Tortured artists aren't mythological, but neither are tortured plumbers, tortured dishwashers, or tortured particle physicists. What's mythological is the notion that the majority
of great art was produced by madmen and depressives who suffered so greatly that they ultimately died young and that artists are, on average, not only unhappier than a random sampling of the general population but that their unhappiness is the very thing which allows them to create their art in the first place. Yes, some people are more unhappy after drug treatment for a mental disorder, but certainly that's not true for everyone. So perpetuating the notion that you have
to be unstable to produce great art could well be preventing some people from seeking treatment which would ultimately be beneficial to them. Because another perspective for someone with a psychiatric disorder would be that they create art in spite
of their problem, not because of it. Their art might be the only thing keeping them sane, as opposed to being a product of their psychosis.
snoqueen wrote:But one of the provinces of art is poetic expression, and if you cannot accept the attempt of this speaker to use poetic language and historical references to describe the experience of creativity, you're cutting yourself off from trying to appreciate a big, big area of human expression.
1) The problem with the historical references part is that it's little more than supposition. It's literally impossible to know what the mental state of a long-dead artist was and it is often difficult to distinguish between a real mental disorder and someone who was simply Bohemian, especially given that artists have long sought to set themselves apart from non-artists in myriad ways. This is sometimes true for living artists too, of course. Do pop stars do outrageous things because they're mentally unstable or because it's exactly what's expected of them? Was that insane thing they just did because they can't help themselves, or was it a calculated move to perpetuate their carefully constructed mystique? There is no clear-cut answer that is true for all artists. Heck, they could all
be true for an artist at different points in their career. Because of this, I don't think much of value can be gained from assigning mental disorders to artists from the past.
2) Is Gilbert being poetic when she says the shift from "people referring to this or that artist as being a genius rather than having a genius" was "a huge error"? I wouldn't think so, as that sounds pretty literal to me, but I've already completely misread her at least once (and thanks for the correction by the way, bdog.) I have no problem with poetic expression, but I read her comments as actively calling for a return to a mild form of magical thinking, something which I strongly oppose because I am an unabashed humanist. I have contempt for any idea I feel is attributing to some outside influence anything for which the human mind rightfully deserves credit. (And arguing that a simple change of semantics is somehow killing artists seems like an awfully gigantic leap to me. Doesn't it to you?)
snoqueen wrote:I know you dislike religion and neither of us has much use for it in our own lives. Still, it is possible -- I know from experience -- to accept and appreciate some people's religious thinking without personally buying into the underlying belief system.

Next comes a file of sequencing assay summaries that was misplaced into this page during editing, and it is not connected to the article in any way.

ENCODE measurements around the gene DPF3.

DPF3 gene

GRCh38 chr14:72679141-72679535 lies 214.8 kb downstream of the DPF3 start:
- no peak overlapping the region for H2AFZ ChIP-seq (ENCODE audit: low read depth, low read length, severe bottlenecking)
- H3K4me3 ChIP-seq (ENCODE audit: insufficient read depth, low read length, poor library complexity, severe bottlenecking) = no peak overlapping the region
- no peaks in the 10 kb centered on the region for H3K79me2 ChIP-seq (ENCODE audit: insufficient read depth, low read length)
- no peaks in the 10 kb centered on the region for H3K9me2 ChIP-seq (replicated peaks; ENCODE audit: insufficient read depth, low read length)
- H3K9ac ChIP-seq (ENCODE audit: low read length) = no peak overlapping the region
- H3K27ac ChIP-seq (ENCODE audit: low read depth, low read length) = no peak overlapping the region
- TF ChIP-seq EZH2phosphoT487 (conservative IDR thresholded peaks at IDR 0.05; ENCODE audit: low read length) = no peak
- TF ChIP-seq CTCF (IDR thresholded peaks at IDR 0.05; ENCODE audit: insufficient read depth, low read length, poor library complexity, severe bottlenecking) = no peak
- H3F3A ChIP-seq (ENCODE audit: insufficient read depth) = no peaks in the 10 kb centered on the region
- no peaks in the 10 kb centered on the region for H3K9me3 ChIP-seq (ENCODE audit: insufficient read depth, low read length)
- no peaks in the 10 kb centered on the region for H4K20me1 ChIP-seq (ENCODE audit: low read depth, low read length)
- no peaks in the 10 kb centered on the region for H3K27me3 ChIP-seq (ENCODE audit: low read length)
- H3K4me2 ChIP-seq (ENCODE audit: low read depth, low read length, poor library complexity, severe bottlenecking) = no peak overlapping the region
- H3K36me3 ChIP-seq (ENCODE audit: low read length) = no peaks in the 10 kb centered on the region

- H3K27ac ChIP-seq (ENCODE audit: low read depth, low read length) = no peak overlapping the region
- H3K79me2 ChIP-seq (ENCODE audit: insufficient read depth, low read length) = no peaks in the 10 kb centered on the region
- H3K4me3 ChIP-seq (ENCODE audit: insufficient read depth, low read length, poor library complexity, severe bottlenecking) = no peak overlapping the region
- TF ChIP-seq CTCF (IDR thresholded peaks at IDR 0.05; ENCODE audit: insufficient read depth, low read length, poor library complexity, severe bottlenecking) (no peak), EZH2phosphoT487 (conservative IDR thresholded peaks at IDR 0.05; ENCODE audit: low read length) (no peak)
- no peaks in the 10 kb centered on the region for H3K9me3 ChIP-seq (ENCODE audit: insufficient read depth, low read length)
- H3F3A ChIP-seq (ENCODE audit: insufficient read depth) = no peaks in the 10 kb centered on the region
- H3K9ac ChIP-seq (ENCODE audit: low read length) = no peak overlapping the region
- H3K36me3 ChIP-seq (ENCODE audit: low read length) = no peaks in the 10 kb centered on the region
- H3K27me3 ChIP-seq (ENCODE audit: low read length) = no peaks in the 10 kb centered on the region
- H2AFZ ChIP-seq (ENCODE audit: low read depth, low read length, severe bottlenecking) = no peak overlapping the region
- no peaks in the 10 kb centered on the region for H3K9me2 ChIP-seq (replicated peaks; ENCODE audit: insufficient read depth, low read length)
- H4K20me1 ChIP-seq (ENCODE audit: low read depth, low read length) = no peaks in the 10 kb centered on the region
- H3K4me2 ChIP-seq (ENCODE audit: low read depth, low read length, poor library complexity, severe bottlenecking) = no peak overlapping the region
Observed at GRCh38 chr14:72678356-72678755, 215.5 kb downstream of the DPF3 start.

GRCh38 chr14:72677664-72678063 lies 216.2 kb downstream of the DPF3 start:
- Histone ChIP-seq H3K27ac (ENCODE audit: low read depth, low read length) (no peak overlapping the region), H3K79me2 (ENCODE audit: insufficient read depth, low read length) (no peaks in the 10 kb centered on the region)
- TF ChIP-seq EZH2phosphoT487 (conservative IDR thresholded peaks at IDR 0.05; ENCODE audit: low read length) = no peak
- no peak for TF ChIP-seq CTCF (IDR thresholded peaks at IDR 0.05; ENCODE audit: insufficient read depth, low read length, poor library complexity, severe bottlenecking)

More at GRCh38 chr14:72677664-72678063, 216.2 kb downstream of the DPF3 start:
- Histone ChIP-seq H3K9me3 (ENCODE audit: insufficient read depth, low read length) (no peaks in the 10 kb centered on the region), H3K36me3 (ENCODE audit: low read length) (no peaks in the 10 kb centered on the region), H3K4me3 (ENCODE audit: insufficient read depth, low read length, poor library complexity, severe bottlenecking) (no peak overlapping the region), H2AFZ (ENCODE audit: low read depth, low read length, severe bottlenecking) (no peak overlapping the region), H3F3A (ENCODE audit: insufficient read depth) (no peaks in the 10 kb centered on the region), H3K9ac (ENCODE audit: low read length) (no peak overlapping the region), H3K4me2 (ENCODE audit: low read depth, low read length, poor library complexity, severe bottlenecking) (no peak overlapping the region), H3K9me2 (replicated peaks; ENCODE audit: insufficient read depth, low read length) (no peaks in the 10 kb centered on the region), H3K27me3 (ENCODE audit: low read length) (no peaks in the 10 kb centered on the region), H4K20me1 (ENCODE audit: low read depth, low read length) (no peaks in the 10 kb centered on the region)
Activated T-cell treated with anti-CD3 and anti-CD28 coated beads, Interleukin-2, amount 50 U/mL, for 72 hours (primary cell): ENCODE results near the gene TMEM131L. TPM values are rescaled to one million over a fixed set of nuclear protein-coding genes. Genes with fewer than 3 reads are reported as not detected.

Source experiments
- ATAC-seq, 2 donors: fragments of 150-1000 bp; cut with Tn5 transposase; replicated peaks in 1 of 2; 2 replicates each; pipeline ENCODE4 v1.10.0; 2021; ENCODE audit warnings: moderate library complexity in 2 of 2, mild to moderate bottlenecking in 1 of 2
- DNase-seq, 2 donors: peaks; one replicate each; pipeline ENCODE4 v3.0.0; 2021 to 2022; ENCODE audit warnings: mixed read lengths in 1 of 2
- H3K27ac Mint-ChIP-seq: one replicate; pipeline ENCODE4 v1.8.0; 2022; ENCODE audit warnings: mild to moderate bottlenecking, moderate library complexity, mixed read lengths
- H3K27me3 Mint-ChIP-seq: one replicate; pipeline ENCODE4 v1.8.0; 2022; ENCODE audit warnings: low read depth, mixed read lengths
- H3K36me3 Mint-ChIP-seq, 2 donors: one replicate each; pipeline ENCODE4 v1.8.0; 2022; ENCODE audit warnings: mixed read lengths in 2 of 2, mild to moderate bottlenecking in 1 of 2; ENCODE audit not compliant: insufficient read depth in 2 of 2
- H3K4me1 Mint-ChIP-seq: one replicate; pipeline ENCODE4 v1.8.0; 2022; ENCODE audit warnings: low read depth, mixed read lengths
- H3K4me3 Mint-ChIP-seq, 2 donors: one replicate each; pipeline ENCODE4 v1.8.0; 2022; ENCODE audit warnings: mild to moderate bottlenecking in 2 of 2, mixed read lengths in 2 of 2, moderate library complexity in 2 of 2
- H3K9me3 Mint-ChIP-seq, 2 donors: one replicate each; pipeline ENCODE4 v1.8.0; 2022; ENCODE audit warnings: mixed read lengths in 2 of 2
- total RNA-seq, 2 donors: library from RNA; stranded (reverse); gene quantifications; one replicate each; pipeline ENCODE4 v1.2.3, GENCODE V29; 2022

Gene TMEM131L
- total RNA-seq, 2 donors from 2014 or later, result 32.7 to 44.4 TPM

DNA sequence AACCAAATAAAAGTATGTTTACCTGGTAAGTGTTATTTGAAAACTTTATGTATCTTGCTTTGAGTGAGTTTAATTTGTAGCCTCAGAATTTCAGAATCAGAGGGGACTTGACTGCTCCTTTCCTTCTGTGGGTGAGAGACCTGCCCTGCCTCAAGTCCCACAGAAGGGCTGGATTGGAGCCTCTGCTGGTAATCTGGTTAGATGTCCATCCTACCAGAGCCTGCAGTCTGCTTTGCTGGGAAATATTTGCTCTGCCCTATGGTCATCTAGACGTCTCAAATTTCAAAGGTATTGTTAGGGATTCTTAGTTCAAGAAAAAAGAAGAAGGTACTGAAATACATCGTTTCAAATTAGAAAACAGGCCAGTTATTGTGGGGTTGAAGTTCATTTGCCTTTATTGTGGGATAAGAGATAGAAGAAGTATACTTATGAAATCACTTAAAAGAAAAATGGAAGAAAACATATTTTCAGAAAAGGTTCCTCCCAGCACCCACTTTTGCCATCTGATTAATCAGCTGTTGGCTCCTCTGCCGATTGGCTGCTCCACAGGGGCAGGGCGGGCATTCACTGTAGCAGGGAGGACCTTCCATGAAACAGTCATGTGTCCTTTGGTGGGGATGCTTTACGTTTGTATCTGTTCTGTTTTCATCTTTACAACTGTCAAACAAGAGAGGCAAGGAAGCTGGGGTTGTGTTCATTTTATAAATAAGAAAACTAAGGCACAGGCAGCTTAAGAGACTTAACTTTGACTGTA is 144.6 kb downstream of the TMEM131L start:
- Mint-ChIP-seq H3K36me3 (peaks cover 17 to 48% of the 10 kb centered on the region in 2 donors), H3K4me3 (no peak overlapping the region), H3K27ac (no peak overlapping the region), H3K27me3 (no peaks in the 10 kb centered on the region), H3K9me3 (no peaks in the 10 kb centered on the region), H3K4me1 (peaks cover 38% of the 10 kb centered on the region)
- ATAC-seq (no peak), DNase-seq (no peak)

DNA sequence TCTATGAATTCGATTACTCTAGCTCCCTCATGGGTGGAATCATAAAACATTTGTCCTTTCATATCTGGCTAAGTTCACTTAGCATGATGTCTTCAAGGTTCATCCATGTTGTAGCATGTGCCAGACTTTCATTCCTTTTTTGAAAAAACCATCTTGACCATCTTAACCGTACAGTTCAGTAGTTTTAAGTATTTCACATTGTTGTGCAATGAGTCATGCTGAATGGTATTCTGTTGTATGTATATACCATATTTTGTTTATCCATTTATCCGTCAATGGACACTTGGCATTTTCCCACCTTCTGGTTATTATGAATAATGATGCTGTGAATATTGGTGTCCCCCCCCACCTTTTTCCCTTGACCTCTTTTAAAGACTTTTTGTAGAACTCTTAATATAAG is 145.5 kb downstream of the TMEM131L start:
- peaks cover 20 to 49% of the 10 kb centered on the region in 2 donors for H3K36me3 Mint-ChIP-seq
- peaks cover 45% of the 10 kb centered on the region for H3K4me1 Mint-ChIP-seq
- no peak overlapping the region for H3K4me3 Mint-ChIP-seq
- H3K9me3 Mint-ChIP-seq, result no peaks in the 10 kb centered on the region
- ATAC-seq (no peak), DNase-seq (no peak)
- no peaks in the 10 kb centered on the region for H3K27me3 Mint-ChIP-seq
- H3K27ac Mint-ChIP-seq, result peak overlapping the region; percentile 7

I absolutely agree. But there's a big difference between expressing your spiritual beliefs through your art -- I loves me some kick-ass gospel music, doncha know -- and giving a lecture wherein you entreat people to reject what is true (that art is a product of the human mind) in favor of an outdated belief which is false (that art is at least partially received from a source outside our brains.) Perhaps I'm still getting Gilbert's message wrong, but that's what it sounds like she's saying (at least from bdog's selective quoting.)
snoqueen wrote:I don't have to believe in daimons or muses to know what it's like to find myself in a strange and enjoyable frame of mind where everything seems to make sense and ideas feel as though they are arriving in a stream through an open window.
I am not a stranger to this sensation, so you don't really need to sell me on it. But when the feeling has passed, I'm quite aware that it originated in my mind. There's certainly no evidence it originated anywhere else, and you seem to agree with me on that point. So why encourage people to believe it does?
snoqueen wrote:If you can't loosen up and accept that kind of messing with reality as a gift in its own right instead of an annoyance, I think you're missing a lot.
Some of my favorite art is completely disassociated from reality, so I'm unsure what you're getting at here. And I'm also unclear how any of what you've said about how art is created (which again, I think has been pretty dead-on, not to mention vastly more interesting than any of the quotes from the TED talk) is related to Gilbert's speech, which I don't see as art at all. Should I consider any kind of lecture an artistic expression? There's nothing inherently wrong with that position, I suppose, but it's not one to which I am naturally inclined to subscribe. I think there's value in delineating between artistic expression and an educational talk, and it seems to me that Gilbert's shooting for the latter here. I could be mistaken and I'm open to hearing why you might think I'm wrong, but I just don't see her presentation as being artistic. I have seen some TED talks which seem clearly intended as a sort of performance art -- Amanda Palmer's being the most obvious -- but this doesn't sound like that to me. I suppose I'm gonna have to watch the damn thing now to see for sure, since that wouldn't necessarily be conveyed by printed words alone. I'll watch it after I've made some dinner.